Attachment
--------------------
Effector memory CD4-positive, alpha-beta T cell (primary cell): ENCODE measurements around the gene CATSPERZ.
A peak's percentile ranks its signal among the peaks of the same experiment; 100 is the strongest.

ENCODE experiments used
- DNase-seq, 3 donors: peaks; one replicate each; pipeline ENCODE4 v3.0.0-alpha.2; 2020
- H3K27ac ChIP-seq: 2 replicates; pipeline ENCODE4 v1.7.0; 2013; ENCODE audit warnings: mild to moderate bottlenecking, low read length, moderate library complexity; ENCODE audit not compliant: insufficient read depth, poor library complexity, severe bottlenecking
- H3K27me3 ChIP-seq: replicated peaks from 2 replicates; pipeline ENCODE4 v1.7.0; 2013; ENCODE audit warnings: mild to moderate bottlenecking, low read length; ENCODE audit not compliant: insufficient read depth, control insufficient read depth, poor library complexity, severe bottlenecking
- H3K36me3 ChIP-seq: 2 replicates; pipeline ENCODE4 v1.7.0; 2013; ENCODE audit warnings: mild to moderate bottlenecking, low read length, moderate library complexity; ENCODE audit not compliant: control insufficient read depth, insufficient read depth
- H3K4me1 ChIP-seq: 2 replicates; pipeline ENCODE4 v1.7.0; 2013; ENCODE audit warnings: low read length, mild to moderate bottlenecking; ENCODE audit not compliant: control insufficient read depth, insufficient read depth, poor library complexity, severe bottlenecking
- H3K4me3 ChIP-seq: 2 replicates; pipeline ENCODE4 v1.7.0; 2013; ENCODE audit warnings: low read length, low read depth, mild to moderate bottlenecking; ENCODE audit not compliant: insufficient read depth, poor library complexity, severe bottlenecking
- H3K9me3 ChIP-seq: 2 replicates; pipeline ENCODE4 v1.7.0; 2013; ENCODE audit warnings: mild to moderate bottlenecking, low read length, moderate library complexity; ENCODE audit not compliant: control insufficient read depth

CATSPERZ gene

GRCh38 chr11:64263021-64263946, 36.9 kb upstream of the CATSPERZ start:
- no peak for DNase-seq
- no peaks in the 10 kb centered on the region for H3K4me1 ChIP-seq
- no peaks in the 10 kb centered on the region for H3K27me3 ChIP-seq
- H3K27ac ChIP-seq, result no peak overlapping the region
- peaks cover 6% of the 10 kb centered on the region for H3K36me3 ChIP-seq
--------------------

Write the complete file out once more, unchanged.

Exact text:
Effector memory CD4-positive, alpha-beta T cell (primary cell): ENCODE measurements around the gene CATSPERZ.
A peak's percentile ranks its signal among the peaks of the same experiment; 100 is the strongest.

ENCODE experiments used
- DNase-seq, 3 donors: peaks; one replicate each; pipeline ENCODE4 v3.0.0-alpha.2; 2020
- H3K27ac ChIP-seq: 2 replicates; pipeline ENCODE4 v1.7.0; 2013; ENCODE audit warnings: mild to moderate bottlenecking, low read length, moderate library complexity; ENCODE audit not compliant: insufficient read depth, poor library complexity, severe bottlenecking
- H3K27me3 ChIP-seq: replicated peaks from 2 replicates; pipeline ENCODE4 v1.7.0; 2013; ENCODE audit warnings: mild to moderate bottlenecking, low read length; ENCODE audit not compliant: insufficient read depth, control insufficient read depth, poor library complexity, severe bottlenecking
- H3K36me3 ChIP-seq: 2 replicates; pipeline ENCODE4 v1.7.0; 2013; ENCODE audit warnings: mild to moderate bottlenecking, low read length, moderate library complexity; ENCODE audit not compliant: control insufficient read depth, insufficient read depth
- H3K4me1 ChIP-seq: 2 replicates; pipeline ENCODE4 v1.7.0; 2013; ENCODE audit warnings: low read length, mild to moderate bottlenecking; ENCODE audit not compliant: control insufficient read depth, insufficient read depth, poor library complexity, severe bottlenecking
- H3K4me3 ChIP-seq: 2 replicates; pipeline ENCODE4 v1.7.0; 2013; ENCODE audit warnings: low read length, low read depth, mild to moderate bottlenecking; ENCODE audit not compliant: insufficient read depth, poor library complexity, severe bottlenecking
- H3K9me3 ChIP-seq: 2 replicates; pipeline ENCODE4 v1.7.0; 2013; ENCODE audit warnings: mild to moderate bottlenecking, low read length, moderate library complexity; ENCODE audit not compliant: control insufficient read depth

CATSPERZ gene

GRCh38 chr11:64263021-64263946, 36.9 kb upstream of the CATSPERZ start:
- no peak for DNase-seq
- no peaks in the 10 kb centered on the region for H3K4me1 ChIP-seq
- no peaks in the 10 kb centered on the region for H3K27me3 ChIP-seq
- H3K27ac ChIP-seq, result no peak overlapping the region
- peaks cover 6% of the 10 kb centered on the region for H3K36me3 ChIP-seq